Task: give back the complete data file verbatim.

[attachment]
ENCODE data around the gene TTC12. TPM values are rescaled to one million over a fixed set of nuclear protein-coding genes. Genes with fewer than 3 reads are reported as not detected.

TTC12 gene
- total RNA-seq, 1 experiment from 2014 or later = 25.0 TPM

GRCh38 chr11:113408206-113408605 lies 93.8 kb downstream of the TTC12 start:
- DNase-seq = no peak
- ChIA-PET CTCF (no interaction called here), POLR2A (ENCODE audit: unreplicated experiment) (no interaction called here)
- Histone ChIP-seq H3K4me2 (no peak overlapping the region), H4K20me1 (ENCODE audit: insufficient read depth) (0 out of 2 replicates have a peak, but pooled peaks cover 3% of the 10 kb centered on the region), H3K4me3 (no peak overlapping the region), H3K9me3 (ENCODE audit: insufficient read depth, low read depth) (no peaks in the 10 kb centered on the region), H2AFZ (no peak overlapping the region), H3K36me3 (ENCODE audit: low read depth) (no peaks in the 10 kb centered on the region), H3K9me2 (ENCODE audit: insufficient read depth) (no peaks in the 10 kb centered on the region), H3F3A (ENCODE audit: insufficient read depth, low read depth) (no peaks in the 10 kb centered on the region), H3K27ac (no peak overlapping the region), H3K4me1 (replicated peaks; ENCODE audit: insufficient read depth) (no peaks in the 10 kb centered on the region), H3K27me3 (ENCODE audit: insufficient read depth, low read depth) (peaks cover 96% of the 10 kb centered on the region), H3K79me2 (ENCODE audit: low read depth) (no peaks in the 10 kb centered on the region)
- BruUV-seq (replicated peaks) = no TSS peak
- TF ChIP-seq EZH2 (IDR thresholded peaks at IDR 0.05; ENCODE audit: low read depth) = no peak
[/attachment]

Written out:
ENCODE data around the gene TTC12. TPM values are rescaled to one million over a fixed set of nuclear protein-coding genes. Genes with fewer than 3 reads are reported as not detected.

TTC12 gene
- total RNA-seq, 1 experiment from 2014 or later = 25.0 TPM

GRCh38 chr11:113408206-113408605 lies 93.8 kb downstream of the TTC12 start:
- DNase-seq = no peak
- ChIA-PET CTCF (no interaction called here), POLR2A (ENCODE audit: unreplicated experiment) (no interaction called here)
- Histone ChIP-seq H3K4me2 (no peak overlapping the region), H4K20me1 (ENCODE audit: insufficient read depth) (0 out of 2 replicates have a peak, but pooled peaks cover 3% of the 10 kb centered on the region), H3K4me3 (no peak overlapping the region), H3K9me3 (ENCODE audit: insufficient read depth, low read depth) (no peaks in the 10 kb centered on the region), H2AFZ (no peak overlapping the region), H3K36me3 (ENCODE audit: low read depth) (no peaks in the 10 kb centered on the region), H3K9me2 (ENCODE audit: insufficient read depth) (no peaks in the 10 kb centered on the region), H3F3A (ENCODE audit: insufficient read depth, low read depth) (no peaks in the 10 kb centered on the region), H3K27ac (no peak overlapping the region), H3K4me1 (replicated peaks; ENCODE audit: insufficient read depth) (no peaks in the 10 kb centered on the region), H3K27me3 (ENCODE audit: insufficient read depth, low read depth) (peaks cover 96% of the 10 kb centered on the region), H3K79me2 (ENCODE audit: low read depth) (no peaks in the 10 kb centered on the region)
- BruUV-seq (replicated peaks) = no TSS peak
- TF ChIP-seq EZH2 (IDR thresholded peaks at IDR 0.05; ENCODE audit: low read depth) = no peak